I recommend the following books and movies to support a more independent conception planning process:

  • Making Babies: A Proven 3-Month Program for Maximum Fertility: This book lays everything out there for you in such a clear, concise way. It addresses how to get pregnant (through tracking your cycle) and also focuses on ways to prepare your life for conception (through nutrition, exercise, and stress reduction).
  • What to Expect Before You’re Expecting: I know there’s a lot of criticism of the What to Expect series, but I was thankful for this book because there are so few out there that focus exclusively on preconception as its own stage. I found this book to be chock full of interesting recommendations.
  • The Complete Organic Pregnancy: Although this book focuses solely on eliminating toxins from our lives, I loved reading it! It’s a bit overwhelming, but the information is super-interesting and applicable to all stages of our lives, not just pregnancy.
  • Misconceptions: Truth, Lies, and the Unexpected on the Journey to Motherhood: This book has little to do with preconception, but I am so glad I read it before I got pregnant. It’s just too depressing and stressful to read when you’re carrying another life around (in my opinion!). Seriously. It was a bit biased and felt like propaganda at times, but I’m so glad I read this indictment of the “hidden costs and vested interests surrounding pregnancy and birth in America.”

As far as movies go, I haven’t been able to find too much. But here are my recommendations:

  • The Business of Being Born: This movie opened my eyes to a whole new world. Even though it feels biased toward a certain perspective, it helped me realize that there’s so much I don’t know about when it comes to giving birth in America. I highly recommend this film.
  • Pregnant in America: I didn’t like this movie nearly as much as I liked The Business of Being Born (not even close), but it’s still worth watching, since there’s simply not that much out there on these topics.

Definitely find the amount and type of preparation that makes sense for you and your family, and then go for it!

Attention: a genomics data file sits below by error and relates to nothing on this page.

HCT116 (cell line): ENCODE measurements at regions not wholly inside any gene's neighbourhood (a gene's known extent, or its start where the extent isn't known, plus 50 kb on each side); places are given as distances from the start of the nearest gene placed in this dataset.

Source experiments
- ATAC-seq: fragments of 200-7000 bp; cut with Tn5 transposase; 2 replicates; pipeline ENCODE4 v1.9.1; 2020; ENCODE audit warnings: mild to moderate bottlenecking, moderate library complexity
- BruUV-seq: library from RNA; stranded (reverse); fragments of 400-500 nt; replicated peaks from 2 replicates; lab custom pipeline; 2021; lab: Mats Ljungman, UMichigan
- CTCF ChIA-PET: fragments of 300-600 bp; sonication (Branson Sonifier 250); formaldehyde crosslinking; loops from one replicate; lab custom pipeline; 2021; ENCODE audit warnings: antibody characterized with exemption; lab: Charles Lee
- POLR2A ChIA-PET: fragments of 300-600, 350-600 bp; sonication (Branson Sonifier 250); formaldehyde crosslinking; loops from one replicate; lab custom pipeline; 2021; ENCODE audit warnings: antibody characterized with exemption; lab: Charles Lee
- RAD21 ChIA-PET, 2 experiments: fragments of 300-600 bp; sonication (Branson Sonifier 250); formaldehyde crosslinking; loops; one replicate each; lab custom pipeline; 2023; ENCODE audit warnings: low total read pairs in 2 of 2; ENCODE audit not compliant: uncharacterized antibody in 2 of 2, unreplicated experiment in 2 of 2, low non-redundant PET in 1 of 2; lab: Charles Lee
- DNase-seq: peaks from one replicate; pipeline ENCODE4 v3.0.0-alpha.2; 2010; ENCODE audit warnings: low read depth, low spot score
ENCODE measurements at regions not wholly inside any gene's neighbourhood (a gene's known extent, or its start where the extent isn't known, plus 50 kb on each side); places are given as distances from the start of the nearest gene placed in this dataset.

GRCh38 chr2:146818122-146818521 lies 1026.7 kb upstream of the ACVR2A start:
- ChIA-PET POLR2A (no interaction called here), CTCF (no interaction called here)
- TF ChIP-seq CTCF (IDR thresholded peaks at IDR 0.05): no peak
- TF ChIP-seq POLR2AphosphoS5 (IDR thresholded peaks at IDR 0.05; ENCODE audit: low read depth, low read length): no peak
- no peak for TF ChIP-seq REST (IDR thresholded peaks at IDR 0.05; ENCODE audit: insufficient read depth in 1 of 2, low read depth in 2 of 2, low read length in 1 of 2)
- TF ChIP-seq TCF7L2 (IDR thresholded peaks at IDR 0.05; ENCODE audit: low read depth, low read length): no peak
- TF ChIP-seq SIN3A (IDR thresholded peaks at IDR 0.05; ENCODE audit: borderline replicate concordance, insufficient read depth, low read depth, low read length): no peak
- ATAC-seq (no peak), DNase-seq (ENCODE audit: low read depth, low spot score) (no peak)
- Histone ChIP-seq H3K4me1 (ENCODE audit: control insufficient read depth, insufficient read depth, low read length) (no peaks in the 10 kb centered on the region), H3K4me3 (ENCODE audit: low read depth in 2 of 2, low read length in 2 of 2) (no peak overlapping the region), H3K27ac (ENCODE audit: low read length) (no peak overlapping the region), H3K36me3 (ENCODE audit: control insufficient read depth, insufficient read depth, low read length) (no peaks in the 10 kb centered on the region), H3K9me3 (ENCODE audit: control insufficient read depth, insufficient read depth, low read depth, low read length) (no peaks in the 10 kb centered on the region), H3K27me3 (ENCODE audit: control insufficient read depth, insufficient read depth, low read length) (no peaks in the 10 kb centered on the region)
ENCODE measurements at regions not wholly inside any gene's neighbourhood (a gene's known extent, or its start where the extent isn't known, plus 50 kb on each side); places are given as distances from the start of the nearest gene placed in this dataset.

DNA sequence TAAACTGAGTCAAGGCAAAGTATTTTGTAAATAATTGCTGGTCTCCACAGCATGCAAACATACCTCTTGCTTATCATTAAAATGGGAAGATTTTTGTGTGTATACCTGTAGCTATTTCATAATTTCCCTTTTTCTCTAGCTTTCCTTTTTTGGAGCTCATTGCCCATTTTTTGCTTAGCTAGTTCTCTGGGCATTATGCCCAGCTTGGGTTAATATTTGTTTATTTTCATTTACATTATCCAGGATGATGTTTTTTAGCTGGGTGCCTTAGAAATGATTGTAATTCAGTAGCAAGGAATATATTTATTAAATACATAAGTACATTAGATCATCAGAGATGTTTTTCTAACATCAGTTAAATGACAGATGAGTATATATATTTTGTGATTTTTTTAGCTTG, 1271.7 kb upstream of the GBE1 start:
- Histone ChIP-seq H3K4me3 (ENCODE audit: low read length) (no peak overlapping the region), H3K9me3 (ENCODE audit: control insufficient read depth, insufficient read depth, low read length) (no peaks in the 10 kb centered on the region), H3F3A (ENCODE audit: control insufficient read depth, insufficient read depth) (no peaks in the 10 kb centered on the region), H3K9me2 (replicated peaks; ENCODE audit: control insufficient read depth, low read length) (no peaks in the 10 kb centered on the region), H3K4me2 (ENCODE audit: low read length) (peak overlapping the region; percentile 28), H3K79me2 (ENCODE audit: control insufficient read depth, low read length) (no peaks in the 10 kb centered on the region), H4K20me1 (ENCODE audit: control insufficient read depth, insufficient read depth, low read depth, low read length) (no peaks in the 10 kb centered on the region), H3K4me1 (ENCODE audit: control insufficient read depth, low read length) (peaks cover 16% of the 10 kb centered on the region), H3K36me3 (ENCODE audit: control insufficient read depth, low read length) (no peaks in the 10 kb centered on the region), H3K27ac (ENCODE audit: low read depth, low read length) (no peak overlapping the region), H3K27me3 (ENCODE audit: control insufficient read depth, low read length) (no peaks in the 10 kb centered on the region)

Comments on A guide for preparing to conceive

  1. That’s really interesting. I like the line about the “prepared an intentional environment.” More parents-to-be should think that way!!
    Thanks for writing that 🙂 .

  2. You. Are. My. Hero! As a nearlywed lurker who is preparing to conceive no less than a year from now, I profess my undying devotion. Our closest friends just had their first baby a few days ago and the “You’re next!” and “What are you waiting for?!” comments toward us are quite overwhelming. Most of the time when you tell people, “We’re taking some time to prepare ourselves mentally, emotionally and financially before making that next great committment” they look at you like you’re selfish/crazy/annoying and then try to persuade you to have a baby, like “Aw, but don’t you want one now? They’re so cute!” Um… when we’re ready, thanks.

    As soon as the wedding is over, I’m going to dive head-first into your recommendations so that, when October 2011 rolls around and we’re ready to start trying I’ll be as prepared as possible.

  3. Thanks for highlighting Taking Charge of Your Fertility, I agree it’s a great read for a woman, whether trying to conceive or not, very empowering. I was hoping I’d see it featured on this blog at some point ; )

  4. I totally agree with all of this! I started pre-planning to conceive a year ago and often felt like I was totally weird for doing so. I also did the eliminating toxins thing, researched maternity care/leave, started seeing a midwife for my regular GYN care, and stopped taking hormonal birth control. Several friends I told about this just did NOT get why I was doing Fertility Awareness when I wasn’t trying to get pregnant. Anyway, I don’t know if it was a coincidence, but when I was finally ready to conceive this summer, we got lucky on the first try! I definitely feel like preparing my mind and body beforehand, and taking the time to truly understand the mechanics of the process, really did help to create both physical and mental space for this baby.

    Also, one other book I would add to your recommendations is Ina May Gaskin’s Guide to Childbirth. Even though it focuses on the actual birthing process, I just thought it was such a positive and empowering resource. I’ve known a lot of people who breeze through pregnancy, then freak out about a month before they actually have to give birth. Reading this book really helped me to let go of my culturally-imprinted fears about giving birth and embrace the whole experience from the get-go.